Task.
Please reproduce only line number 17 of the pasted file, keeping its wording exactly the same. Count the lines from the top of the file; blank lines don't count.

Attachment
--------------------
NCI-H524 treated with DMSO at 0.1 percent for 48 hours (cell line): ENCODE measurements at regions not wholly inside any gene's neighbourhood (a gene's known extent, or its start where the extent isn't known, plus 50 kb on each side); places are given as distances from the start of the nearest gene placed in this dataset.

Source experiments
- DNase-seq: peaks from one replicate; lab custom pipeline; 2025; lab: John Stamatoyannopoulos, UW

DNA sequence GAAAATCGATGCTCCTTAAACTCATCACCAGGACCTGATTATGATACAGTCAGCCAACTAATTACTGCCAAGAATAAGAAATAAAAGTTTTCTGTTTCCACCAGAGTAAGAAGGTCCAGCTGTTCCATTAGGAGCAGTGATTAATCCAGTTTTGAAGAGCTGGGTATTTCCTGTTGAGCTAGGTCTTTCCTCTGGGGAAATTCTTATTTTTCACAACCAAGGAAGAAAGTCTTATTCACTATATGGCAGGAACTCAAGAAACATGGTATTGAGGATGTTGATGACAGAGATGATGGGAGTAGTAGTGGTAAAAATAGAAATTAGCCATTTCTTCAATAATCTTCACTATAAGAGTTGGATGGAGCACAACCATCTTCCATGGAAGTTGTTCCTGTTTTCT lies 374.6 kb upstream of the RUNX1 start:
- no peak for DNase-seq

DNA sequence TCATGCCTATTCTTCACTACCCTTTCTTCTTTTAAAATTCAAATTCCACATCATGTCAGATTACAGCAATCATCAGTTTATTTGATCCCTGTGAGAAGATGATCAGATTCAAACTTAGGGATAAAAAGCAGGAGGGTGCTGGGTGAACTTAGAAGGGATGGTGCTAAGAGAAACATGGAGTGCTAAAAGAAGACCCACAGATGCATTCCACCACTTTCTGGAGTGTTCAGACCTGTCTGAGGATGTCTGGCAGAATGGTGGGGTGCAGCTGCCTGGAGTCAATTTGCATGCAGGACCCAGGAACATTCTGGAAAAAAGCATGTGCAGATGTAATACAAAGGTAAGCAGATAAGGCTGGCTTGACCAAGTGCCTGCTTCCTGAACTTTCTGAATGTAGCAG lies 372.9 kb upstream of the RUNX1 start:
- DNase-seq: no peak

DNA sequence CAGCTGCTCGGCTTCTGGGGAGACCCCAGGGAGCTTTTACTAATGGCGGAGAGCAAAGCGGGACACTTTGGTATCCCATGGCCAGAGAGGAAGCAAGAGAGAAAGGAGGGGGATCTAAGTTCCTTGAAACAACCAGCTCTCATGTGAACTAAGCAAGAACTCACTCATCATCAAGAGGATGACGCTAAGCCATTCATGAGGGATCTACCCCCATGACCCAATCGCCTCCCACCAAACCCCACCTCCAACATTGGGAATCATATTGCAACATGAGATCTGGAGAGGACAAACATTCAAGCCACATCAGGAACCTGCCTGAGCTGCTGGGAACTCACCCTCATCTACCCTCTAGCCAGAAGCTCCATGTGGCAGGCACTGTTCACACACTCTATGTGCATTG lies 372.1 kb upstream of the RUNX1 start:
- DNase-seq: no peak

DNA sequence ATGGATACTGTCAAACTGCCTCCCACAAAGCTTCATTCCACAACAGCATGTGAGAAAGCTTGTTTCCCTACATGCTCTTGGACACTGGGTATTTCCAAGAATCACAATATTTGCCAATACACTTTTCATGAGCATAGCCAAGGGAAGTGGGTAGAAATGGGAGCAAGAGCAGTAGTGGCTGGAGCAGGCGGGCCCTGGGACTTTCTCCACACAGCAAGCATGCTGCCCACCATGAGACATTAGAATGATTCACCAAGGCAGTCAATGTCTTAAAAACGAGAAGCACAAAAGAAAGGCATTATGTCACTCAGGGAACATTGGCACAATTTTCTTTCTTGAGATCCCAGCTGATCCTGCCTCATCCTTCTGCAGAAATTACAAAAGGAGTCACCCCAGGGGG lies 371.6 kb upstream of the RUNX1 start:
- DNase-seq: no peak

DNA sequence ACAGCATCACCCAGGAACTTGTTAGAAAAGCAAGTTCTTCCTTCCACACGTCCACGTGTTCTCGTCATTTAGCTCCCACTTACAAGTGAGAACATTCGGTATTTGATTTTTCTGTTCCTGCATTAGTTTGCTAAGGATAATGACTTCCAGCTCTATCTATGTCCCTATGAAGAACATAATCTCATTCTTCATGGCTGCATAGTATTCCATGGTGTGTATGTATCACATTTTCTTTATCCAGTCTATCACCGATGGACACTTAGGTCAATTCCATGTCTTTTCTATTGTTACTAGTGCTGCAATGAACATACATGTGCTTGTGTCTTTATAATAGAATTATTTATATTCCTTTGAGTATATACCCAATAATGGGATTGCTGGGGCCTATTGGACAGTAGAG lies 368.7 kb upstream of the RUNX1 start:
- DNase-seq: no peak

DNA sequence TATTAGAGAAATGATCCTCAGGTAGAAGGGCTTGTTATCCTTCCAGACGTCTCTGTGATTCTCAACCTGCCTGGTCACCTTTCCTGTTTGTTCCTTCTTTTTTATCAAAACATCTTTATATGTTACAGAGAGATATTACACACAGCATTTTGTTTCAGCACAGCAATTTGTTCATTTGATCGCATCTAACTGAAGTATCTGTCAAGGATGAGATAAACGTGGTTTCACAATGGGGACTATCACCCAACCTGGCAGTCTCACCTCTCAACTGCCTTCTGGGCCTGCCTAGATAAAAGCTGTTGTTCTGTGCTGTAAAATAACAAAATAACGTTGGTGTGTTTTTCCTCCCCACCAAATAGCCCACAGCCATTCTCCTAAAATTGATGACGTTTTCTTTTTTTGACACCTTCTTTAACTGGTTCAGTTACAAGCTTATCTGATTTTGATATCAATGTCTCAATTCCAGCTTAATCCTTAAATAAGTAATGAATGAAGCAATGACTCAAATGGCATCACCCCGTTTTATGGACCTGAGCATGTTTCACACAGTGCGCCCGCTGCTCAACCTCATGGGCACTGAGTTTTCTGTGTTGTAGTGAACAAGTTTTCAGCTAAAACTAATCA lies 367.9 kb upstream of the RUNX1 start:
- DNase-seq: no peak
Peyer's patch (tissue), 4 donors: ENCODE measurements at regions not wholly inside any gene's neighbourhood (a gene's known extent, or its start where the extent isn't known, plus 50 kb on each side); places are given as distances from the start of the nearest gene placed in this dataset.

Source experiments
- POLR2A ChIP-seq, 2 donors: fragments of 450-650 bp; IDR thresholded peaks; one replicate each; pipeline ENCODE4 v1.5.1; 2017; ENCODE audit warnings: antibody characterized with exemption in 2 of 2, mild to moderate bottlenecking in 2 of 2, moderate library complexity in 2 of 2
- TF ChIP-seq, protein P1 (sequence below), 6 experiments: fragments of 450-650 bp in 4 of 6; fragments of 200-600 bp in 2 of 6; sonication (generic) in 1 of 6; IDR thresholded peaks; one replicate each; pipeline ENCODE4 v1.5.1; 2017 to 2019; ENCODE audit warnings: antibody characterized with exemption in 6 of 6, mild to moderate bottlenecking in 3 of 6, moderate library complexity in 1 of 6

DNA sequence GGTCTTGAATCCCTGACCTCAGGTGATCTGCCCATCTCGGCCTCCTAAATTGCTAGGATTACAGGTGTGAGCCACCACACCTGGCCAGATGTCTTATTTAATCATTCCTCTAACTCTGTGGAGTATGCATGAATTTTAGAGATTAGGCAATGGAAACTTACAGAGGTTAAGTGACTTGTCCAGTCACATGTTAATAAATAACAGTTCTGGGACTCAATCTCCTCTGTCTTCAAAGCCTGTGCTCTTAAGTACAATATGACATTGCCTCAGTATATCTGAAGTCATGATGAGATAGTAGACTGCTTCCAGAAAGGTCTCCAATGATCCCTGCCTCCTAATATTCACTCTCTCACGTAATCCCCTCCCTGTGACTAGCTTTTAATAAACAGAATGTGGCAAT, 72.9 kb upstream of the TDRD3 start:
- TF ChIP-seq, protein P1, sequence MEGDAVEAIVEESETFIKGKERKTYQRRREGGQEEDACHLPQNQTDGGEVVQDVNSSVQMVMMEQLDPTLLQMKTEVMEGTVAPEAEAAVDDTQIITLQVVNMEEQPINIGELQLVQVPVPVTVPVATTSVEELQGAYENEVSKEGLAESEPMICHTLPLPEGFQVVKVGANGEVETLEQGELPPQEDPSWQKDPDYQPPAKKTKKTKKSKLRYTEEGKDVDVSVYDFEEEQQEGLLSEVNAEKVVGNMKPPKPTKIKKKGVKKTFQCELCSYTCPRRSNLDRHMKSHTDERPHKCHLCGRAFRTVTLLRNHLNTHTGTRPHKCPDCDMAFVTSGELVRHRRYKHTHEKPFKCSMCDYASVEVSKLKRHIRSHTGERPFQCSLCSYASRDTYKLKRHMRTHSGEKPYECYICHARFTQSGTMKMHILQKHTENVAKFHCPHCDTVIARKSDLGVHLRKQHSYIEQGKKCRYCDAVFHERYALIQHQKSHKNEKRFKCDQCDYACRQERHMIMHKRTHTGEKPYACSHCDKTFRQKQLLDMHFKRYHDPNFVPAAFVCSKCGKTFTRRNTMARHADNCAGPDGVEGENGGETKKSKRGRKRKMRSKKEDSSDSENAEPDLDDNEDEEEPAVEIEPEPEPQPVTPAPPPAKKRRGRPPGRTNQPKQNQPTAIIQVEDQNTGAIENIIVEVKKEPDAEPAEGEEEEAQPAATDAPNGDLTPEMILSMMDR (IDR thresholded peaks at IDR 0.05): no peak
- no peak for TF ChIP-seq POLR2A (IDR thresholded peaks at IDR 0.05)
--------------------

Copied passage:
Source experiments